After a strong finish to the 2019-20 campaign, Nikita Gusev has had a tough go of it to start this season. He entered yesterday’s 4-3 loss to the Capitals with just one assist in nine games. But in the final seconds of the contest, he scored his first goal of the season to make it a 4-3 affair.
It might not seem like a big deal. The Devils still lost the game, after all. But Gusev needed some kind of confidence boost, and perhaps that goal will get him headed in the right direction. He was one of the lone bright spots for them yesterday, and not just because of the goal. He finished with the third-best CF% and xGF% and had one of his better outings of the season, if not the best. Had he not hit the post earlier in the third, he would’ve likely finished with a multi-goal game too.
Gusev found himself alongside Mikhail Maltsev and Travis Zajac and looked good for the most part. Maltsev and Zajac are both responsible defensive forwards, which helps someone who has defensive shortcomings like Gusev.
With that said, Maltsev and Zajac don’t have the offensive ability to help get the most out of Gusev. It might work for a couple of more games, but at some point, he needs to get some time on a line with Nico Hischier and Jesper Bratt.
Hischier just played in his first two games of the season after suffering a broken fibula training during the offseason. He’ll need time to get up to speed and get into a flow, but he’s the exact type of center Gusev needs to thrive. Hischier can score but also holds his own defensively and can carry a line. The same is true of Bratt, who’s one of the Devils’ best two-way wingers capable of driving a line.
Gusev isn’t a play driver, so he’ll need linemates that can do the heavy lifting. It makes sense to keep him on a line with Maltsev and Zajac until Hischier is closer to his usual self. But it’d be a mistake not giving him a look with some more skilled players like Bratt and Hischier at some point.
It’s not often you see a player reach 1,000 games played with one team. But that’s what Zajac, the long-time Devil, accomplished yesterday.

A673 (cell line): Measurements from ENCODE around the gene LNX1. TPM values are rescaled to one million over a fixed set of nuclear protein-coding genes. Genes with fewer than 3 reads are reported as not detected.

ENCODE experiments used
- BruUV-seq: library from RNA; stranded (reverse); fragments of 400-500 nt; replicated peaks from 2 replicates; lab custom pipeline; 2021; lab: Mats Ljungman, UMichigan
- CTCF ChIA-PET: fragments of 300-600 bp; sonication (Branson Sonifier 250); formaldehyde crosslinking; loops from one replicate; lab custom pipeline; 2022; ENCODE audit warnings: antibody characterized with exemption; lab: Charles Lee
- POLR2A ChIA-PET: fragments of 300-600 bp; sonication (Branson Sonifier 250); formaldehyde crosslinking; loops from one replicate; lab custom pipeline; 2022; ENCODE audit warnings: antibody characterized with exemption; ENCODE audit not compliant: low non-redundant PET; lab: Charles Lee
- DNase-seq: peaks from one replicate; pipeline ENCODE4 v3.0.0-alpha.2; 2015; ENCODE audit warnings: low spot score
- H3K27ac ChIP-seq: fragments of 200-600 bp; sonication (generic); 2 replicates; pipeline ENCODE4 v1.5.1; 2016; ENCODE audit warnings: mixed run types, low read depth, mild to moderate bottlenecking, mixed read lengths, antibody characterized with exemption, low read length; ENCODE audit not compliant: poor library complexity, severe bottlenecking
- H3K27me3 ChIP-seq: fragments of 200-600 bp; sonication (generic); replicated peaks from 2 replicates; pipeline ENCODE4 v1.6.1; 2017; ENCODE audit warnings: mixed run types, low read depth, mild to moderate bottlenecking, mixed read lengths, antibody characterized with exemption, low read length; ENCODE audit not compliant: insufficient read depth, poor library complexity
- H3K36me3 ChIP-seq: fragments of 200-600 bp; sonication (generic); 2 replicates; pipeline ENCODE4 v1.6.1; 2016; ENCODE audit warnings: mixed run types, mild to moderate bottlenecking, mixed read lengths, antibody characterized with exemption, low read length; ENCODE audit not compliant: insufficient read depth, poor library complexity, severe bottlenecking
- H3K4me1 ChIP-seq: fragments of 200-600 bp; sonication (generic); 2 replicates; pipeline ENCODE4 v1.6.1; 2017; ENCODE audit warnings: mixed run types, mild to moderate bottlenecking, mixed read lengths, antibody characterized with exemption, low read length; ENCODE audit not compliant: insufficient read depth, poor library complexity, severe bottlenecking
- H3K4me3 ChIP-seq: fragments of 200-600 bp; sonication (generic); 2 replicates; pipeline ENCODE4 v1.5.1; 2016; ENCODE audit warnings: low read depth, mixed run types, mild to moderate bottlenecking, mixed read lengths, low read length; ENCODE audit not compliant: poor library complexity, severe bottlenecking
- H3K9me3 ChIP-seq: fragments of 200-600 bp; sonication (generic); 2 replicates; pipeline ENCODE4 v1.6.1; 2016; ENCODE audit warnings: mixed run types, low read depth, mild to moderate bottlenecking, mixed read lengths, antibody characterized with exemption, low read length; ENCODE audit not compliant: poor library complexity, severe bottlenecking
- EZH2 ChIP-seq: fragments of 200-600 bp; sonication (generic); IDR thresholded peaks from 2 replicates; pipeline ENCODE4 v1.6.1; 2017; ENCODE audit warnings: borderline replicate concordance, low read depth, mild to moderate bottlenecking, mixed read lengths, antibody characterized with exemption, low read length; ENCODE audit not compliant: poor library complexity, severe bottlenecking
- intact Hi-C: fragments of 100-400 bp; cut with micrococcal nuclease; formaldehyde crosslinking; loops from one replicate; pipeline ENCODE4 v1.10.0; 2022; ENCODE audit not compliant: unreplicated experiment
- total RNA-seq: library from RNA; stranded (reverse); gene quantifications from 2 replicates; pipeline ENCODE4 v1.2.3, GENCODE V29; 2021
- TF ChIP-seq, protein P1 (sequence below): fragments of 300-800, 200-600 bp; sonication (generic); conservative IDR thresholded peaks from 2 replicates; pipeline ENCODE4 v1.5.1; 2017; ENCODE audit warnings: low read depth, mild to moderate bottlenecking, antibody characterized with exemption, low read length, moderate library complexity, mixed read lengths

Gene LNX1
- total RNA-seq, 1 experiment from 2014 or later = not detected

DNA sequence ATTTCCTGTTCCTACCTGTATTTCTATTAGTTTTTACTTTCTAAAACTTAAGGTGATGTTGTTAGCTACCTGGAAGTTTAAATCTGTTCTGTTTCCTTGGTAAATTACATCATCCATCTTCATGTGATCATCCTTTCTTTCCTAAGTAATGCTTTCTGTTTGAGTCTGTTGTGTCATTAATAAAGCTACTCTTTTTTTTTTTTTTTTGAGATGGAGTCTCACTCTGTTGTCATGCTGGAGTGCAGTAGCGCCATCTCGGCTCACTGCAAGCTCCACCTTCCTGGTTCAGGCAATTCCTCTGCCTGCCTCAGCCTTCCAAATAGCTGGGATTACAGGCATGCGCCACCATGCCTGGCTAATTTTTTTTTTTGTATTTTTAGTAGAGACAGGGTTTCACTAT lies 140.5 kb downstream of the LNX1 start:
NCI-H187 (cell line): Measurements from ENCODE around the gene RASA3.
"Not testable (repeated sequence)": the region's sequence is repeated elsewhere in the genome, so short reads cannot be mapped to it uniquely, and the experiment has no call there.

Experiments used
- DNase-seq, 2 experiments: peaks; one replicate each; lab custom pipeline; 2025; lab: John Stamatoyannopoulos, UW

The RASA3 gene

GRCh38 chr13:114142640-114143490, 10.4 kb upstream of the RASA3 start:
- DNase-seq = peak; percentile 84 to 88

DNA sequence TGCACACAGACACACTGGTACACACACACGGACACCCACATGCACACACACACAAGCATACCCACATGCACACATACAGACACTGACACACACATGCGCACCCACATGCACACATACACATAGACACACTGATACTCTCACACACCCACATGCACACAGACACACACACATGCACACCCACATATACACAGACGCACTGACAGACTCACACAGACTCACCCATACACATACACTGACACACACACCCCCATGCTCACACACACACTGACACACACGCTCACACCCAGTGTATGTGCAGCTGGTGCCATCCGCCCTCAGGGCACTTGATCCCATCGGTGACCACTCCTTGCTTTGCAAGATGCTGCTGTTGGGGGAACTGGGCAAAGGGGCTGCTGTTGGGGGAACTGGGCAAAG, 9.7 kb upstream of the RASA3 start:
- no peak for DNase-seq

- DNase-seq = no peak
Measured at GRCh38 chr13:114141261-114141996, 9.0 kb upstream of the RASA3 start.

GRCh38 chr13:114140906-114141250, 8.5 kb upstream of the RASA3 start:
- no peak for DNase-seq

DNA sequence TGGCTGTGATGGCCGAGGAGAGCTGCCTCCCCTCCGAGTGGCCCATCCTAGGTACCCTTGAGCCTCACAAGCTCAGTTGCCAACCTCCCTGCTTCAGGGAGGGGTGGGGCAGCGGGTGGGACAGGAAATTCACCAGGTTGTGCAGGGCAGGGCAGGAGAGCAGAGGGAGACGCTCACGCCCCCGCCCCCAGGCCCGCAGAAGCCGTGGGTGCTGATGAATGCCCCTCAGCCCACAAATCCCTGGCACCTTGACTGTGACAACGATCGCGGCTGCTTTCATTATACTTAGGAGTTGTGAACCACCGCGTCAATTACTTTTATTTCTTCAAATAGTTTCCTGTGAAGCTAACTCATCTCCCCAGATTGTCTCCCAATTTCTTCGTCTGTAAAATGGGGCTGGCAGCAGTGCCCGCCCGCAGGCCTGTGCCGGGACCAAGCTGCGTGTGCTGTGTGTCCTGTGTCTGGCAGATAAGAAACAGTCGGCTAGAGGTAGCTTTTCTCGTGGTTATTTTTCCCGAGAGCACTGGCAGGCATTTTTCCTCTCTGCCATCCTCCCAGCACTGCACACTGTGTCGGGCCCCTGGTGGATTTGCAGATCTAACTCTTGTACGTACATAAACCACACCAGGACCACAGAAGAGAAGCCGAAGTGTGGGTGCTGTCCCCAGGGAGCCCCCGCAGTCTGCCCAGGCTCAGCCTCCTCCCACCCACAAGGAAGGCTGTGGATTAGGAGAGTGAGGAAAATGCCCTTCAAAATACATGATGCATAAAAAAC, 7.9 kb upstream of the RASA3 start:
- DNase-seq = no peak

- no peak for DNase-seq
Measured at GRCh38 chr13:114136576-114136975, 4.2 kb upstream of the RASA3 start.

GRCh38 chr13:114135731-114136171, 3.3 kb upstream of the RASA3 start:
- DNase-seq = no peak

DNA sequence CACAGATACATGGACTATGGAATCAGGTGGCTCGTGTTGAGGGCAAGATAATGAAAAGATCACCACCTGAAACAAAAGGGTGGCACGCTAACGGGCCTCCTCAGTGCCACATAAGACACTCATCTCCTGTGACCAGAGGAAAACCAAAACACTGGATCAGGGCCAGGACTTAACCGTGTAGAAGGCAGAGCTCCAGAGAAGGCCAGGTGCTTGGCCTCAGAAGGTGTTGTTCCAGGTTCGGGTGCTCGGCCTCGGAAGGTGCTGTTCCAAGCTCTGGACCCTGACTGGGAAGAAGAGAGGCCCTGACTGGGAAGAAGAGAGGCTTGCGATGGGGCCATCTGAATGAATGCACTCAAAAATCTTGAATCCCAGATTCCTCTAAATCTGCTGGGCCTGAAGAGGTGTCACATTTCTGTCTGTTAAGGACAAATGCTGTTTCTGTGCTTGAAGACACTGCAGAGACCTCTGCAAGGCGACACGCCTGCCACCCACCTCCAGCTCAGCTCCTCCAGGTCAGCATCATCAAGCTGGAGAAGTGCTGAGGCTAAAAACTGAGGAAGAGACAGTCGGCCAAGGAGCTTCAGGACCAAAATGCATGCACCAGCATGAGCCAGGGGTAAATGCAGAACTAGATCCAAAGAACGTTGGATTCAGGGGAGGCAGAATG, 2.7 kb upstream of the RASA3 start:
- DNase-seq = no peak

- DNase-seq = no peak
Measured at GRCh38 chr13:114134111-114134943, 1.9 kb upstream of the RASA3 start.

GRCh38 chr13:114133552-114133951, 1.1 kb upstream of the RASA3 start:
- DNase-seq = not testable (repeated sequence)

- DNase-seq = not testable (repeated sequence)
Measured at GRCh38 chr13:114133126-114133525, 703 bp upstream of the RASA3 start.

Zajac was a Devils’ draft pick, 20th overall, at the 2004 NHL Draft. He’s been a regular in their lineup since the 2006-07 season and has been through it all. He began his career by playing in 408 consecutive regular-season games before suffering a torn Achilles during the 2011 offseason. When he returned late in the 2011-12 season, he played an instrumental part in helping them reach the 2012 Stanley Cup.
Things became pretty bleak for the Devils after that Cup run, but Zajac was still a constant. He remains the lone holdover from that team and still plays an integral defensive role today. He even helped reshaped the franchise’s future by scoring the overtime winner against the Florida Panthers in the regular-season finale of the 2018-19 season that handed them the first overall pick at the 2019 Draft through some draft lottery luck. That pick would end up being Jack Hughes, who has 11 points in 13 games this season.
Zajac is in the final year of his contract, but it wouldn’t be a surprise if he’s wearing red and black in 2021-22. He’s still a valuable defensive forward and is the type of veteran they’ll want to have around as they transition to a new and younger generation of Devils. And at this point, he deserves to keep adding to his accolades with the team.
The Devils came out of their COVID pause with a 2-2 record and looked better than other teams in similar situations, like the Sabres and Minnesota Wild. Despite their two losses, there were things to build on, like Palmieri hitting his stride and Gusev showing signs of life.
They’ll need to take those positives into another busy week that features a home-and-home with the Sabres, followed by a back-to-back against the Capitals at the Prudential Center this coming weekend. So make sure to stay tuned to The Hockey Writers for the latest coverage as the schedule ramps up.
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Advanced stats from Natural Stat Trick